and expect swarms placed on foundation to
drop in population, as their delay to draw
comb slows the build-up of the colony to
the point where population "dwindles" until
new brood emerges.
 

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I was thinking the exact same thing! I had to do a double take at his location as he is north of me (presumed shorter season).

I am like jf and don't expect much the first year. I just hope that they do well enough to get into winter. My first year was during a very year. The rain seemed to be washing everything away. I ended up feeding in fall. So I tend to baby mine at the start. Some would say that isn't allowing the survival of the fittest. But I can't afford the effort that I've gone into getting the bees just to have them die withing the first year. after I get them all setup and running, then I'll see who stays and who goes.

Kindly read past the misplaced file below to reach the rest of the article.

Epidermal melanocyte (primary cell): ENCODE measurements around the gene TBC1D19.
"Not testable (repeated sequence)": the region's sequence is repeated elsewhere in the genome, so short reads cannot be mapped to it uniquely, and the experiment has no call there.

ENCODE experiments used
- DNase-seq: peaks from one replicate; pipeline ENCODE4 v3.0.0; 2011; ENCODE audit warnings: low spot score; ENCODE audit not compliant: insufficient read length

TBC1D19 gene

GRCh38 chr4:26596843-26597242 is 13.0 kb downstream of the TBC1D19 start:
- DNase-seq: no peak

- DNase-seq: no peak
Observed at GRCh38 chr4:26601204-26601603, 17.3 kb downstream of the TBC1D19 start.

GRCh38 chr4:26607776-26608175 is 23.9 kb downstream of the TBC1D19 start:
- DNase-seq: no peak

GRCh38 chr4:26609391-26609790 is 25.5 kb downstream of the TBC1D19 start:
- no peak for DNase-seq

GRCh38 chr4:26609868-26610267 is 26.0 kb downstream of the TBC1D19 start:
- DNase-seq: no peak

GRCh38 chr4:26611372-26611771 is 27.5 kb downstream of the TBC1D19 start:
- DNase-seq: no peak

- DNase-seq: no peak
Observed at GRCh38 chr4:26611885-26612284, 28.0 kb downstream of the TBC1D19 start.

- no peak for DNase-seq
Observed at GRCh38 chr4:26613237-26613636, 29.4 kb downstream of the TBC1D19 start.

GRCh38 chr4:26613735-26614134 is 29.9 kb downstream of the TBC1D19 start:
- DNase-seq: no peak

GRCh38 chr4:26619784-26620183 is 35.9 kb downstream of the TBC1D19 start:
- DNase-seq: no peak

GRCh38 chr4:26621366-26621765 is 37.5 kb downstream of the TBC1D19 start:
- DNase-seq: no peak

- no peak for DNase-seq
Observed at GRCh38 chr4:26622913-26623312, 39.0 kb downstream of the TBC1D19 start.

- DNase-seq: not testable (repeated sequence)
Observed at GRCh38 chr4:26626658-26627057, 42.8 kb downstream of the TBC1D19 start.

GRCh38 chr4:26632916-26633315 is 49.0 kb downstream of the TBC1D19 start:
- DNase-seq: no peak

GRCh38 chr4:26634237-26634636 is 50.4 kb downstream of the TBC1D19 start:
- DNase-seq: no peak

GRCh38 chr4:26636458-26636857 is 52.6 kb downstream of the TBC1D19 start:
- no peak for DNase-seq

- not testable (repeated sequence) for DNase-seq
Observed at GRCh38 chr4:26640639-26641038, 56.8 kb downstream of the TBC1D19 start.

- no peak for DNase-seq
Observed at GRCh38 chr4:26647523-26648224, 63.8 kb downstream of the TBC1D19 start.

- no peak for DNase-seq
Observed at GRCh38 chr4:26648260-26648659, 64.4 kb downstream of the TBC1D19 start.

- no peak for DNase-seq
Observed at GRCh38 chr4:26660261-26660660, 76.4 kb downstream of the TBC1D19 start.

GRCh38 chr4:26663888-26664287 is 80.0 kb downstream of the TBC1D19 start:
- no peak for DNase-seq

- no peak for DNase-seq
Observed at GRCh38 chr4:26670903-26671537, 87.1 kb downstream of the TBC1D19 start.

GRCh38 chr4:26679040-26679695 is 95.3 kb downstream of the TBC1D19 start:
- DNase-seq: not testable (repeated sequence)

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In another note. I had a talk with Charles Livings of Bolling Bee Farms today. He confirmed to me that he has his bees on Small cell foundation. So I've put in my first order with him.

WayaCoyote who can't wait until hiving season
 

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don't forget that my bees are only in Michigan in the summer.
I do feed new packages plus there is a pollen paty on each brood chamber.
Clint

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Clinton Bemrose
just South of Lansing Michigan
Beekeeping sence 1964
 

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Discussion Starter · #7 ·